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Week In Politics: Republicans Urge Vaccine Hesitant Citizens To Get The Shot

SCOTT SIMON, HOST:

Click on maps of the U.S. showing the rise in coronavirus infections, and you see several states with many counties trending red thanks to the delta variant and low vaccination rates. Just 34% of the population in Alabama is fully vaccinated, and Governor Kay Ivey does not mince words.

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KAY IVEY: Folks supposed to have common sense. But it's time to start blaming the unvaccinated folks, not the regular folks - the unvaccinated folks that are letting us down.

SIMON: And on Capitol Hill, Senate Minority Leader Mitch McConnell urged vaccine skeptics to roll up their arms.

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MITCH MCCONNELL: I want to encourage everybody to do that and to ignore all of these other voices that are giving demonstrably bad advice.

SIMON: We're joined now by NPR's Ron Elving. Ron, thanks so much for being with us.

RON ELVING, BYLINE: Good to be with you, Scott.

SIMON: Governor Ivey, Senator McConnell - of course, both Republicans. A number of Republicans this week made a vocal push for vaccinations.

ELVING: That's right. There's been a mini surge of people who decided it was time to be on the right side of history, on the right side of science. And we should say this is more than welcome. It's just what we talked about a week ago, people stepping up in the most affected parts of the country to be advocates for their own people's health. You could call it the coalition of the better late than never. And it is crucial to getting this resurgence of COVID under control.

SIMON: I want to ask about one Republican governor in particular, Governor DeSantis of Florida. He has encouraged vaccinations. At the same time, he's ruled out lockdowns, and he's been critical of new mask mandates like the one in Los Angeles County. In the middle of a health crisis, human crisis, what's his political calculation with one of the worst state surges in the nation?

ELVING: There are some Republican leaders around the country, in Florida in particular, who have prided themselves on resisting some of the mandates from medical authorities, especially coming from Washington. And at least up to now, that fear of coercion has been more important. So now Florida is the No. 1 state for new infections, 1 in 5 of all infections nationwide. But Governor Ron DeSantis still seems to want to continue his feud with Anthony Fauci. And the fight that has been going on for 18 months over who's been right and who's been wrong - that seems to be more important than getting more people to get serious, get masked and get vaccinated.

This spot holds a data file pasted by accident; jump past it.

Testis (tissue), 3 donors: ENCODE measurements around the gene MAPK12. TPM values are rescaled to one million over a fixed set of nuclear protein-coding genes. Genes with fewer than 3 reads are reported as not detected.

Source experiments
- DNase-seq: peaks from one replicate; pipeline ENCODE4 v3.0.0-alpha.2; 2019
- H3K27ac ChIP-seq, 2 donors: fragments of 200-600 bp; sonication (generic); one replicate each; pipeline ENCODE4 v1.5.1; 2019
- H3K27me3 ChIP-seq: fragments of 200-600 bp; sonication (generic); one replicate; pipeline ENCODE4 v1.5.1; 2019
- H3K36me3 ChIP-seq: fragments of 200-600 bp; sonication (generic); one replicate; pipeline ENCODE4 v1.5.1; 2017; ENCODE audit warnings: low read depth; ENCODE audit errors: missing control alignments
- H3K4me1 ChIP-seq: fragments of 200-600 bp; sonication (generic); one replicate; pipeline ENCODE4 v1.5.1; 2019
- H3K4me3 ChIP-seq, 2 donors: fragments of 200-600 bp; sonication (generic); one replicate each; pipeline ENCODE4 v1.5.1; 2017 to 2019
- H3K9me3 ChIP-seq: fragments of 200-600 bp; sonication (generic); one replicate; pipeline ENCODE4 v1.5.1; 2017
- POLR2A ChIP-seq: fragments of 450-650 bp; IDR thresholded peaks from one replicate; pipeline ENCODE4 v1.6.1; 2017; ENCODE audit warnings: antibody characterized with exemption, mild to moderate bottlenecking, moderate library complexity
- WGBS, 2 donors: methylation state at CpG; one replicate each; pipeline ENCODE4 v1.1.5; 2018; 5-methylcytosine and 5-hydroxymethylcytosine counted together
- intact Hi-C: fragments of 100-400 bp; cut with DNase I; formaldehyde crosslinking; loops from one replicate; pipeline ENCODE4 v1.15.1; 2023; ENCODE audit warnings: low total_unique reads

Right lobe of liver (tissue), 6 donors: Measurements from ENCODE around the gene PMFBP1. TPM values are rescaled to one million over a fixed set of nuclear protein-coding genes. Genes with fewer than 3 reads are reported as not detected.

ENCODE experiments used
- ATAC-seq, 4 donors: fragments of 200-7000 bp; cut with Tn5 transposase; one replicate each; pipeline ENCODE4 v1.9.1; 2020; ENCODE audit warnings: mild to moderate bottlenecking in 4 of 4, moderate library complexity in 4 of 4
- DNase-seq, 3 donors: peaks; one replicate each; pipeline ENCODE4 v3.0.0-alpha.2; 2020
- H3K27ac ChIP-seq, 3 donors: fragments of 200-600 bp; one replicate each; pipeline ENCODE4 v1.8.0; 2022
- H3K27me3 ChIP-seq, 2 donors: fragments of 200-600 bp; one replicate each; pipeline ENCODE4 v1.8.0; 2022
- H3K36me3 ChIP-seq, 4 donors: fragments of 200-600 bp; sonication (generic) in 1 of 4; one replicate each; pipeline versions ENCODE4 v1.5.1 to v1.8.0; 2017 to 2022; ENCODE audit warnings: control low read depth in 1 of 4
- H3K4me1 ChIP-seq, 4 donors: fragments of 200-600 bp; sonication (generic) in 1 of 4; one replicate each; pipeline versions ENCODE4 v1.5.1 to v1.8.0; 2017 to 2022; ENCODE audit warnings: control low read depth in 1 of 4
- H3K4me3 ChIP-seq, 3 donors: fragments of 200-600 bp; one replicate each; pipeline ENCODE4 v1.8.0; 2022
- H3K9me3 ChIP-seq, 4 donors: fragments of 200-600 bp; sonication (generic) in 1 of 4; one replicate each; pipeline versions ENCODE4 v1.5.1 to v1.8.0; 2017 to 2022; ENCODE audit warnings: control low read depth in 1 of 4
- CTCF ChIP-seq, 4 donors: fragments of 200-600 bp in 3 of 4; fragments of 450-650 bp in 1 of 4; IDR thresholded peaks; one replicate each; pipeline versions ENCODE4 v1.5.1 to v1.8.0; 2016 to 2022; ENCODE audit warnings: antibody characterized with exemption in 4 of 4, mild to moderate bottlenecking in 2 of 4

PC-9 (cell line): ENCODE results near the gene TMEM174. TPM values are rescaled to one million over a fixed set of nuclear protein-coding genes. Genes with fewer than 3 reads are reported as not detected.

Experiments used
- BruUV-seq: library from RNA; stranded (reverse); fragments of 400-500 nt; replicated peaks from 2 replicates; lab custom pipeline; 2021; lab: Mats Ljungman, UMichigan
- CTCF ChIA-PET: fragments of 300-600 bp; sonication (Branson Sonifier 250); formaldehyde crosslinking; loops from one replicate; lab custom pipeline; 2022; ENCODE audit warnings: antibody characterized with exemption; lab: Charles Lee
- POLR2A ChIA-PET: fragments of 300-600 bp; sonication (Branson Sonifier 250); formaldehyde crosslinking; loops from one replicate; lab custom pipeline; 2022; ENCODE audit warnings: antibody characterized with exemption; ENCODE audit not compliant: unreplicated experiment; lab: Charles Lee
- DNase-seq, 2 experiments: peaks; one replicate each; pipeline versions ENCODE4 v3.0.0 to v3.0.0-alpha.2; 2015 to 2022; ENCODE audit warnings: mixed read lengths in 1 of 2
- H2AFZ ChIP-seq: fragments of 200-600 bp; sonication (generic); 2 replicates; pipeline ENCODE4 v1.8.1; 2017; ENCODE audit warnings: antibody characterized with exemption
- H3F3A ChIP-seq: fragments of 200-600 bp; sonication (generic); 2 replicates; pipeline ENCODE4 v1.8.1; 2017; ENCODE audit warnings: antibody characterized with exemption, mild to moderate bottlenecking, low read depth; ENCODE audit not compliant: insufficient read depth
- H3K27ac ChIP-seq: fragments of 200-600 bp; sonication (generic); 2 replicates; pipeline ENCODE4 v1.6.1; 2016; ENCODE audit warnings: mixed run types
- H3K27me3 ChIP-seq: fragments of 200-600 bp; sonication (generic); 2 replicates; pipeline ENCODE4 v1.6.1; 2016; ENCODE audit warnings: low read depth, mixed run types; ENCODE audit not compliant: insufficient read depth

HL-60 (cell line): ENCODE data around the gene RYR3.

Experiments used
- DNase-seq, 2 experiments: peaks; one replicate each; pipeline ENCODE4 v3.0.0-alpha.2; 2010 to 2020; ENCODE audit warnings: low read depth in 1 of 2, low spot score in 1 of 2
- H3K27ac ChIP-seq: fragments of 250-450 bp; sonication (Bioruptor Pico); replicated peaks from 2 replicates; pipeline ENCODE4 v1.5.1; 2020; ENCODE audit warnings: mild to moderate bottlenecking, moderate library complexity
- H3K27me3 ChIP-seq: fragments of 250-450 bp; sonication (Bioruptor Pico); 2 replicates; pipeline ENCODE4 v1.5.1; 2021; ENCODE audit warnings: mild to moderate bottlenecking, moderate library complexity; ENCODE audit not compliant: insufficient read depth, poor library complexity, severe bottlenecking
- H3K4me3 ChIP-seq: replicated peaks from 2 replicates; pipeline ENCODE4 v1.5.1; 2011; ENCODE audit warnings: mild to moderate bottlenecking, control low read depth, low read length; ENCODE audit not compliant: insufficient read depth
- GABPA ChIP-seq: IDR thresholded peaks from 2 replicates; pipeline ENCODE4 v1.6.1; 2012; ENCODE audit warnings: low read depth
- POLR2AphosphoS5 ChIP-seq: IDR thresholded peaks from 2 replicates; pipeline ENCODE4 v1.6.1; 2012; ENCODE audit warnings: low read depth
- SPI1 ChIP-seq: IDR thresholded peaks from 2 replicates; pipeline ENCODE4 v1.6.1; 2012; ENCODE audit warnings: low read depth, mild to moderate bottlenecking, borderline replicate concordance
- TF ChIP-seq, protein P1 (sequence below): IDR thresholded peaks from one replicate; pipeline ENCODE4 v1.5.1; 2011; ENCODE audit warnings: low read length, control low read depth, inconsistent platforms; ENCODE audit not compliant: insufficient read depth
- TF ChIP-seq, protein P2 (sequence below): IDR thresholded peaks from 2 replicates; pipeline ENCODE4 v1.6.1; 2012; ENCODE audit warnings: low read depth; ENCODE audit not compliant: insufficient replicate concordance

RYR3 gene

SIMON: Back to events in Washington, D.C., and infrastructure talks - Ron, I think I've been asking what about infrastructure talks ever since the Roman aqueducts were built (laughter).

ELVING: Or at least the Works Progress Administration (laughter).

SIMON: OK. All right, maybe that's closer. Anyway, Congress has about two weeks left before the summer recess. Where do things stand now?

ELVING: There was a test vote this past week in the Senate, a procedural vote. It did not move the bill forward on the floor of the Senate, but perhaps it did move the backroom conversation to what could be called its last phase. Let's be clear. Right now, this needed bill is at least a temporary victim of the filibuster - very old institution we still have with us, controversial in itself. And all efforts at bipartisanship, all efforts to pass this package as a compromise between the parties have thus far fallen short. Both parties would like to tell the voters that they tried. They would both like to say they tried to bridge the gap. But in the end, both want what they want, and they want vastly different things, and they're willing to risk a great deal to achieve their own ends.

SIMON: Finally, the blowup this week - a select committee to investigate the January 6 insurrection so far has just one Republican member, not for lack of effort and a lot of finger-pointing.

ELVING: There's outrage here on the Republican side because the one Republican member of the committee is Liz Cheney, the representative from Wyoming. And she's there as a choice of Speaker Nancy Pelosi. She was not chosen by Republican leader Kevin McCarthy. And this week, Pelosi rejected two of McCarthy's choices, so McCarthy withdrew all the others. And here we have one more partisan showdown even on what would seem to be an obvious case, an obvious national need for shared interest and healing.

SIMON: NPR's Ron Elving, thanks so much.

ELVING: Thank you, Scott. Transcript provided by NPR, Copyright NPR.